The Kosher Gourmet by Sharon Thompson Anyone can make a salad, you say. But can they make a great salad? (SECRETS, TESTED TECHNIQUES + 4 RECIPES, INCLUDING DRESSINGS)

April 2, 2014

Paul Greenberg: Death and joy in the spring

Dan Barry: Should South Carolina Jews be forced to maintain this chimney built by Germans serving the Nazis?

Mayra Bitsko: Save me! An alien took over my child's personality

Frank Clayton: Get happy: 20 scientifically proven happiness activities

Susan Scutti: It's Genetic! Obesity and the 'Carb Breakdown' Gene

Lecia Bushak: Why Hand Sanitizer May Actually Harm Your Health

Stacy Rapacon: Great Funds You Can Own for $500 or Less

Cameron Huddleston: 7 Ways to Save on Home Decor

The Kosher Gourmet by Steve Petusevsky Exploring ingredients as edible-stuffed containers (TWO RECIPES + TIPS & TECHINQUES)

Jewish World Review Jan. 18, 2011 / 13 Shevat, 5771

Uncertain for sure

By Tom Purcell

http://www.JewishWorldReview.com | Boy, is uncertainty making us uncertain.

Jonah Lehrer, a specialist in psychology and neuroscience, explains why in a recent Wall Street Journal article.

Lehrer cites an experiment in which subjects were asked how much they would offer to pay for either a $50 bookstore gift certificate or one valued at $100. They offered an average of $26.10 and $50, respectively.

Then uncertainty was added to the mix.

The subjects were told to bid on a lottery in which they were guaranteed to win either the $50 or $100 certificate.

You'd think they'd offer at least $26.10 -- after all, the worst they would do is win the $50 certificate -- but they were barely willing to cough up an average of $16.

Uncertainty took the gumption out of them.

Lehrer cites another experiment conducted recently by California Institute of Technology neuroeconomists.

Subjects played a simple gambling game -- they bet on whether the next card from a deck of 20 would be red or black.

At first they were told how many cards in the deck were red and how many were black. This gave them some confidence in calculating the probability of the next card's color, based on the color of the preceding cards.

And so it was that "the scientists observed increased activity in those parts of the brain, such as the striatum, involved with the expectation of rewards."

In a second gambling game, though, subjects were not told how many red and black cards were in the deck of 20.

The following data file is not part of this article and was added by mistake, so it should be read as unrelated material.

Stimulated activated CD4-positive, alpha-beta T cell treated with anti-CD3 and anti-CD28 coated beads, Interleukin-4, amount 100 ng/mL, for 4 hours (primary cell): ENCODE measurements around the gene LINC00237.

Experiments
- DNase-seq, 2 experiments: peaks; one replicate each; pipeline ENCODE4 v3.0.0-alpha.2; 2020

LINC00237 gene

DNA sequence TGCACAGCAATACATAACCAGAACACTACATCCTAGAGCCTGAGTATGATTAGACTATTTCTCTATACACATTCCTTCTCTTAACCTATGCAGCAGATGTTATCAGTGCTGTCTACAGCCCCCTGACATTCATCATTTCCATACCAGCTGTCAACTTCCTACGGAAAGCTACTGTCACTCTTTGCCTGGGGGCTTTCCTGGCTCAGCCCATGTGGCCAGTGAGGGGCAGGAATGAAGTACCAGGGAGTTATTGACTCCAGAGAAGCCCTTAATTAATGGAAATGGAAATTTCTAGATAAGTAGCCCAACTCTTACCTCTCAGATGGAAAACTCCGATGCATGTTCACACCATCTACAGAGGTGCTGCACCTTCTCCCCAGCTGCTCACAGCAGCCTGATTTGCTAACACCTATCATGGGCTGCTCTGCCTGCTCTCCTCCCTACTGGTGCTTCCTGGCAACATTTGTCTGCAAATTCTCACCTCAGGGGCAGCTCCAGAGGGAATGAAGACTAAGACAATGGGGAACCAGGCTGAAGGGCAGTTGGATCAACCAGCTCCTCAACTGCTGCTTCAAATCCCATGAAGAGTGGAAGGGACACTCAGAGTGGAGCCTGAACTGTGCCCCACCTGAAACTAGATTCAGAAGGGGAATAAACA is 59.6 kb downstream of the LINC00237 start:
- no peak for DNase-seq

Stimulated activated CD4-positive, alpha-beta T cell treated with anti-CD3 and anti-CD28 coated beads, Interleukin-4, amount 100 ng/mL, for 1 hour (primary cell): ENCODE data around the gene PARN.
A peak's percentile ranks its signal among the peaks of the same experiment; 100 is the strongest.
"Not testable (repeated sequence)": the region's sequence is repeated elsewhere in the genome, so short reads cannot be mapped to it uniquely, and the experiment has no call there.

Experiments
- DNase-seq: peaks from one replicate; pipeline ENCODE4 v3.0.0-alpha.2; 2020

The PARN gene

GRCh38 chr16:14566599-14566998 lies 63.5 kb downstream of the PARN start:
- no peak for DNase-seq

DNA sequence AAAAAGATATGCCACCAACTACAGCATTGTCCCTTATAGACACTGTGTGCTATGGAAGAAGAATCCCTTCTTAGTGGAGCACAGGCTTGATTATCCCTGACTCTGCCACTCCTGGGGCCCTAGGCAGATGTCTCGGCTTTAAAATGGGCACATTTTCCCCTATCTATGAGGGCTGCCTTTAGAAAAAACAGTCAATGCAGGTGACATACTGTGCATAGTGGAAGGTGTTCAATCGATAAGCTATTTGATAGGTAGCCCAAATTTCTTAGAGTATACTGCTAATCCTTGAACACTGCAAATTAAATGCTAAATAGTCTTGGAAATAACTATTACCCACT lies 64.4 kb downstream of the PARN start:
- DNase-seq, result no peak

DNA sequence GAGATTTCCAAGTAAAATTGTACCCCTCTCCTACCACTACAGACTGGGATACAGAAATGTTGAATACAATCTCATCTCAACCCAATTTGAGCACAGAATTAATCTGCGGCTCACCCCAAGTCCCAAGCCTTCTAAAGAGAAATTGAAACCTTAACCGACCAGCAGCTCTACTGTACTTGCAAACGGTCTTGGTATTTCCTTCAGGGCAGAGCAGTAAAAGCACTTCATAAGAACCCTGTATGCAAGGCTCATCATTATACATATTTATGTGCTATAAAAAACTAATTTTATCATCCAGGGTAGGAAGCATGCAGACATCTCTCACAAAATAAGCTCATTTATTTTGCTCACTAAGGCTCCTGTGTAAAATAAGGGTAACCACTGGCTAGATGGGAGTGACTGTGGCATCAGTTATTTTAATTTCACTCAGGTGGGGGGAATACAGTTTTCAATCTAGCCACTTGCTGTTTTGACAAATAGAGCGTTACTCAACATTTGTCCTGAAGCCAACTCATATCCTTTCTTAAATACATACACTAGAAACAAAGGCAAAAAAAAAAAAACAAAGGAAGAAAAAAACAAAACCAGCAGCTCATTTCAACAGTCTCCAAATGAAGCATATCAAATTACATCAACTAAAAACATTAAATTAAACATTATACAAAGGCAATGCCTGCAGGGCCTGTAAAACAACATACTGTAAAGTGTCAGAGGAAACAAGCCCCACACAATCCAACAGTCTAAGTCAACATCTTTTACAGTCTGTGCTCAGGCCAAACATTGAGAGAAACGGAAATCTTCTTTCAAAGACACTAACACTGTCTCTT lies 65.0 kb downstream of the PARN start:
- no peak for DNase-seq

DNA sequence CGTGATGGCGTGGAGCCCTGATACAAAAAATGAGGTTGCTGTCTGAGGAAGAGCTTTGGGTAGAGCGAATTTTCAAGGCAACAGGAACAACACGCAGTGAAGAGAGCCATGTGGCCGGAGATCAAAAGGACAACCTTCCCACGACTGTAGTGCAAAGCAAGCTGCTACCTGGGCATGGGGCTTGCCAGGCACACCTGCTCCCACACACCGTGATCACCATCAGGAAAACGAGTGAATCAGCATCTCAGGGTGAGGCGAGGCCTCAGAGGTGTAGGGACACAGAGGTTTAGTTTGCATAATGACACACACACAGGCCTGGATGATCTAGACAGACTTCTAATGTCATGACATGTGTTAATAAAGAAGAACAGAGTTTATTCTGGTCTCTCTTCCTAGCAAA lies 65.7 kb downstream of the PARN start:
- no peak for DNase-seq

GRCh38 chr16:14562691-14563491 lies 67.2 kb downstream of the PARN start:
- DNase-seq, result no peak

"With less information to go on, the players exhibited substantially more activity in the amygdala, a brain area associated with scary memories and emotional arousal," Lehrer says.

He explains that the gambling games correspond to the way people make investment decisions.

To wit: When a set of risks is fairly well known, people are more willing to act -- but when uncertainty is high, people freeze.

And boy, is our uncertainty high these days.

In one report a week back, economists discussed whether American supremacy is over and our decline is under way.

Another report says 1 million homes were foreclosed in 2010 and the housing market is in worse shape than it was during the Great Depression.

A third tells us our kids, woefully unprepared for the future, scored near the world's bottom on math and science aptitude tests -- though they're No. 1 in self-esteem!

If that doesn't make you uncertain about the future, this will: Government policies are making uncertainty all the worse.

Lehrer says there are 141 tax-code provisions that require congressional renewal -- up from fewer than a dozen in the late 1990s.

If you are an investor, how can you make investment decisions when you have no idea what capital-gains taxes -- a cost you must factor into your risk calculation -- will be three or four years down the road?

If you are a small businessman, how can you determine the cost of new employees or a new plant when it's anybody's guess how much health care, or cap and trade -- or a host of other emerging regulations -- might cost you?

So you freeze -- and the whole economy freezes with you.

Some certainty is surely what we need -- simplicity, order, a clear understanding of what the rules will be -- but our government has been unable, or unwilling, to give us that.

Only the old maxims hold true.

Death and taxes really are the only things certain in life.

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© 2011, Tom Purcell